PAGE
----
Los Angeles has struggled to develop its own talent during its current eight-season drought, but it hasn’t been shy in free agency in recent years. The Angels’ season may be off the radar this year, but if their mix of deals and signings proves to produce a winner in 2023, they could be referred to as the “what if” for one path players haven’t gone down. .

Will the Rangers take it a step further?

Texas has taken a huge swing this past season, signing not just one but two of the shortstops available in free agency. The additions of Corey Seeger and Marcus Semin helped the Rangers move the needle for some, going from a 60-102 record in 2021 to 68-94 last season, but there was clearly more work to be done.

Well, how about Addition of the most impressive bowler in the game?

That’s what the Rangers did, with a big hit in the form of a five-year, $185 million contract with two-time National League Cy Young Award winner Jacob DeGrom.

If there’s one thing the Rangers don’t do about rebuilding themselves, it’s patience. After all, DeGrom is 34 years old and has had all kinds of arm problems over the years. Texas certainly hopes his addition pays off quickly.

In addition to DeGrom, the Rangers have signed left fielder Andrew Heeney, giving them an even more massive rotation than in 2022. These two along with Martin Perez, who was a first-time All-Star last season, give the Texans a solid trio to lead the staff .

The Rangers have some good hitters, too. Along with Semien and Seager, Adolis García and Nathaniel Lowe are both coming off strong 2022 campaigns.

Rome wasn’t built in a day, but a competing slate could probably be built in two seasons. If some breaks go the Rangers’ way, it could reasonably be a factor in the division. At the very least, good luck to their opponents when it’s DeGrom’s day on the mound.

Where does this leave sailors?

Seattle’s performance isn’t over, and more offense is still needed. Whether or not they add another bat or two, concerns about the Mariners’ reticence in free agency, specifically when it comes to hitters, have been raised over the past few months — and frankly, with good reason.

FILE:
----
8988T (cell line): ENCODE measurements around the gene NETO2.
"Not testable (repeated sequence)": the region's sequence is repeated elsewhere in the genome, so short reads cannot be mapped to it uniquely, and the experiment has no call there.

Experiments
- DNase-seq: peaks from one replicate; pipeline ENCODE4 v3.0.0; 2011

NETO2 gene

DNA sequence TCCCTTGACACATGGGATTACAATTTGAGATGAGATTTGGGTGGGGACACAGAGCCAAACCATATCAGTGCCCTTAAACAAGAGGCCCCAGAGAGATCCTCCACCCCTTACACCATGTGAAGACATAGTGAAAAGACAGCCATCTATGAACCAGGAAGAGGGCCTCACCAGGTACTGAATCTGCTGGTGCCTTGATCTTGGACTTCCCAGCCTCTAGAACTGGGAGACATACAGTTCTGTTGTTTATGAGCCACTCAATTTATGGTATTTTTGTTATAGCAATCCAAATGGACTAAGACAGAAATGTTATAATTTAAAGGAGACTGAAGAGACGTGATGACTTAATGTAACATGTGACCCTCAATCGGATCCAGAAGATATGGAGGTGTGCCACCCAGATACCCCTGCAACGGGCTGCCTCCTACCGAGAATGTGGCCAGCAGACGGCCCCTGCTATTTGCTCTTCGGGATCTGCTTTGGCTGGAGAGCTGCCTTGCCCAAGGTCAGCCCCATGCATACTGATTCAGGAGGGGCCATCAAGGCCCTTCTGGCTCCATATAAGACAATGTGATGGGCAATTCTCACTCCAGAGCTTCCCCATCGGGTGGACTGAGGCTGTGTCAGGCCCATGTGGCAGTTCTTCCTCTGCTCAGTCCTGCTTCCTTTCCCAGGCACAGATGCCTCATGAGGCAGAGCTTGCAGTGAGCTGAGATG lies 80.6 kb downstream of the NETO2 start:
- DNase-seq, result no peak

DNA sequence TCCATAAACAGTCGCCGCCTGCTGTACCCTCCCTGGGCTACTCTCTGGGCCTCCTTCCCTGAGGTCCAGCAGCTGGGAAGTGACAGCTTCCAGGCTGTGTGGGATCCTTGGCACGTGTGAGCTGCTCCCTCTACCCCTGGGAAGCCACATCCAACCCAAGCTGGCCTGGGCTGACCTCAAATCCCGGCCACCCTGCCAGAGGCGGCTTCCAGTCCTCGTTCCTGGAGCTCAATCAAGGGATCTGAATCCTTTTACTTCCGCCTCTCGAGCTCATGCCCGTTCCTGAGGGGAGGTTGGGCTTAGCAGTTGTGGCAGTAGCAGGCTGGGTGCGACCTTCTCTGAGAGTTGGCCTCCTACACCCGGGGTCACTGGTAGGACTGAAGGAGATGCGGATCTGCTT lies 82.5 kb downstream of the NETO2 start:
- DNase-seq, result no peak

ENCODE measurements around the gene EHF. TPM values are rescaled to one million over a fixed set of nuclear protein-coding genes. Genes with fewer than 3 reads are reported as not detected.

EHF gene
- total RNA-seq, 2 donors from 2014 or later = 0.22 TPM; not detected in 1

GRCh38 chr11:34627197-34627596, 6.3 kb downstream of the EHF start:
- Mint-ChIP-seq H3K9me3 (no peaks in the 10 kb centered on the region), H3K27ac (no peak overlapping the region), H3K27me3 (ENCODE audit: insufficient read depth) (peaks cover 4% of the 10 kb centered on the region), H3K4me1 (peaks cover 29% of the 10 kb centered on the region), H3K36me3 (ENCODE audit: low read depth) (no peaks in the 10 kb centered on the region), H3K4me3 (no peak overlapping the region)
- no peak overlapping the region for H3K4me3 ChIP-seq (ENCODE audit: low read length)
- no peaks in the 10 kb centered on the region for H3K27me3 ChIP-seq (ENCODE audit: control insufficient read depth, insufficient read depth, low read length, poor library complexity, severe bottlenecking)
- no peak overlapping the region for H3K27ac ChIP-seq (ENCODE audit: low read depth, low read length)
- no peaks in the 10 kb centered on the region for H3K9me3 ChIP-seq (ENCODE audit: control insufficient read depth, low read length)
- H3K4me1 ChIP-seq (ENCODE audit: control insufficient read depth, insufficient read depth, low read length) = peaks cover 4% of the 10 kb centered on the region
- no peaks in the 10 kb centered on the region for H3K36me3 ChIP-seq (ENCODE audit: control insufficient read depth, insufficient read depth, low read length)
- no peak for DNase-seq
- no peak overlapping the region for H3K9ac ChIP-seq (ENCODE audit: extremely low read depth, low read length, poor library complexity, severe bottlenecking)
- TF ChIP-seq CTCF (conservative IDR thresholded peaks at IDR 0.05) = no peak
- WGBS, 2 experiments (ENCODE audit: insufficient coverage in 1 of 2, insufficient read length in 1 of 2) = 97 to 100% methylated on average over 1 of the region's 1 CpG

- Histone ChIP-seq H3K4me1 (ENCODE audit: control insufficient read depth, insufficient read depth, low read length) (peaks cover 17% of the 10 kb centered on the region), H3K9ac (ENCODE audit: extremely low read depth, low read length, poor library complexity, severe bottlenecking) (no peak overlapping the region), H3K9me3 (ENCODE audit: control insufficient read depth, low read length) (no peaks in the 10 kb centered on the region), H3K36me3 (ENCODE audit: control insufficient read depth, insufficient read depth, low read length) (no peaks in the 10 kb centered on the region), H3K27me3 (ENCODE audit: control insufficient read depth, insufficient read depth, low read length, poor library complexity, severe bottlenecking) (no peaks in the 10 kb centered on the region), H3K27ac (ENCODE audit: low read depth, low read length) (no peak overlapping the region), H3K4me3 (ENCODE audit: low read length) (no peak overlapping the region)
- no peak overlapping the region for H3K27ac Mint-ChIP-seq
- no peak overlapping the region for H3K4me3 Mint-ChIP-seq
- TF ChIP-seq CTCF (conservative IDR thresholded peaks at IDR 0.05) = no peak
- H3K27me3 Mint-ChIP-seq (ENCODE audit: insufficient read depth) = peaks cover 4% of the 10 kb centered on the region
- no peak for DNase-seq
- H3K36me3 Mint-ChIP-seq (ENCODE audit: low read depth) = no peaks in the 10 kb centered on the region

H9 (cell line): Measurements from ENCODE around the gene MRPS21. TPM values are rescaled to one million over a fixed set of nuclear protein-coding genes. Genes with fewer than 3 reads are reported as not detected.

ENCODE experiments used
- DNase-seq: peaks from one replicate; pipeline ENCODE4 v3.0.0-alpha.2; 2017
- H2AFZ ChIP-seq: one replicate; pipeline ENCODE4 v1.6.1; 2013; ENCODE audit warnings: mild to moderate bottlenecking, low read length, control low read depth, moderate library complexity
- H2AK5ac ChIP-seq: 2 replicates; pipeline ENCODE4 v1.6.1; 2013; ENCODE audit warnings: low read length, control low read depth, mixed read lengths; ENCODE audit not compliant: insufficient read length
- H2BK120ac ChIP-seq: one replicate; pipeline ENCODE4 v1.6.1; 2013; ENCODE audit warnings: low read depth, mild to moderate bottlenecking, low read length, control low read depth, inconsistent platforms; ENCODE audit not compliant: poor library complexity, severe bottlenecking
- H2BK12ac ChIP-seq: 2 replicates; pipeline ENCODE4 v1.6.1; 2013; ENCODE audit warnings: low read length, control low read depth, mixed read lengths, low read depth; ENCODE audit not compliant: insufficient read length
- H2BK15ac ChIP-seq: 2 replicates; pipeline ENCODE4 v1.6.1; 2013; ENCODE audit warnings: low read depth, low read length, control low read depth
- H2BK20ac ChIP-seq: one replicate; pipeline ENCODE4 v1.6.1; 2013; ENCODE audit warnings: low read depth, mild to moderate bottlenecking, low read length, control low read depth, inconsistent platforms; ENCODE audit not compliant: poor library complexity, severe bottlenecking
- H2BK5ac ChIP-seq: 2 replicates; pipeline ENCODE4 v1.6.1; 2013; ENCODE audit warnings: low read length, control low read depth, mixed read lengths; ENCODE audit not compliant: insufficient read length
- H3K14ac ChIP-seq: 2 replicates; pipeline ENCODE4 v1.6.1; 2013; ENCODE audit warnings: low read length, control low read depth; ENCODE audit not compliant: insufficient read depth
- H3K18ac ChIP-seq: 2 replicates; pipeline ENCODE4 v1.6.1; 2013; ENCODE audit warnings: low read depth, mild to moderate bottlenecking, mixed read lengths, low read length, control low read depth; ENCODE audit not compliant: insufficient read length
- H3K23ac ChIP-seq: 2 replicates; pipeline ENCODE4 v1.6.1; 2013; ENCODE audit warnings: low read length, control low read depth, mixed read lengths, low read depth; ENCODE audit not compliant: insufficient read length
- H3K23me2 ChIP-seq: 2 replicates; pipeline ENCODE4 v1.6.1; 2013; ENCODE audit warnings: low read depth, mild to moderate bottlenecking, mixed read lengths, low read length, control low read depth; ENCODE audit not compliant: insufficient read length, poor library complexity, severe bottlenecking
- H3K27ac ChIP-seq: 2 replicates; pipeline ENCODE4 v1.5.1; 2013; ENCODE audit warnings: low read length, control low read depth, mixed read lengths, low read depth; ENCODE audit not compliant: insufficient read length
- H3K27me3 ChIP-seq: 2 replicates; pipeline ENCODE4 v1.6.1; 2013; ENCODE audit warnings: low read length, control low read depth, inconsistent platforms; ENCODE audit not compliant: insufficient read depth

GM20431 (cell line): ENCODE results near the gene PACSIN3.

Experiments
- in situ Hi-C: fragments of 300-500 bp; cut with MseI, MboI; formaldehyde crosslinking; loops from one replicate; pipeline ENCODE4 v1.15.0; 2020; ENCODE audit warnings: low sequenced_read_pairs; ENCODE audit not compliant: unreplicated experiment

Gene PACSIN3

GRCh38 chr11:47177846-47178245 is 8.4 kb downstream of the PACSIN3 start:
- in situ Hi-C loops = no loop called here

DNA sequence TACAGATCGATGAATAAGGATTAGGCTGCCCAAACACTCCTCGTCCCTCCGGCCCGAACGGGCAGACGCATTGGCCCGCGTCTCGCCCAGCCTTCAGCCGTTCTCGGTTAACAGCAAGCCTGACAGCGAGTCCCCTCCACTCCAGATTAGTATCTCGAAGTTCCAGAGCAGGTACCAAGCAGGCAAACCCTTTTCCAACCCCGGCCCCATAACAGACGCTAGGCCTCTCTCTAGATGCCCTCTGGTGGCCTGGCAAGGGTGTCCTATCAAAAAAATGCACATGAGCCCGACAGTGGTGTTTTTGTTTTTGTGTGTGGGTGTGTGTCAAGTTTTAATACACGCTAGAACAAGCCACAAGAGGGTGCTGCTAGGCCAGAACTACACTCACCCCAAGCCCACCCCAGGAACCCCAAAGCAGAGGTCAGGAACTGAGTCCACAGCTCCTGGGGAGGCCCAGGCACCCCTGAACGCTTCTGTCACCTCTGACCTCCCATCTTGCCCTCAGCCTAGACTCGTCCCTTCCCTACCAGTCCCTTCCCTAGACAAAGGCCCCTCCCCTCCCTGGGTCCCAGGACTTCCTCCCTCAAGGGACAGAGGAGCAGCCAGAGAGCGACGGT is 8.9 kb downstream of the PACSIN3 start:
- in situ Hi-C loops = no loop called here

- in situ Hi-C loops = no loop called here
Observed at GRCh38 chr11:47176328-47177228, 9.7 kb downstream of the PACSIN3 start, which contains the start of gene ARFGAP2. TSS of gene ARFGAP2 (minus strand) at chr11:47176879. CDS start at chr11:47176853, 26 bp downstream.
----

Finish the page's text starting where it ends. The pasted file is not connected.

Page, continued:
M’s have successfully developed their talents and it’s understandable that they want to stick with that method. They deserve credit for getting as far as they did in just their fourth season after starting to rebuild – that’s a remarkably quick turnaround from demolition, especially considering an entire season of eliminated minor league play in 2020 hurt them. More than just another team because they were so dependent on development at that time. It also makes sense why the extensions would be signed to Julio Rodriguez, Luis Castillo and J.B. Crawford as well as eventual increases to come players like Logan Gilbert, George Kirby and Cal Raleigh in refereeing have the squad. Closely watching future payroll.

Still, there’s no doubt that signing a big name or two in free agency could have gone a long way toward making Seattle a true World Series contender in 2023. That’s not to say the M’s don’t have a chance in that next season, but it’s not. They will probably be seen as the favourites, and in fact they probably won’t be chosen by many to win the degree.

Meanwhile, some notable teams adding free agency this season lie in the AL West in Seattle, and even with a different schedule format in 2023, it would make it difficult for the M’s to improve on last season’s 90-72 record.

As much as the Mariners are chasing the Stars, the Angels and Rangers are now chasing after them, adding to the complexity of returning to the postseason in 2023.

Was Seattle right to largely sit out the frenzy of free agency this winter? The answer may lie in how they perform next season compared to these two divisional rivals.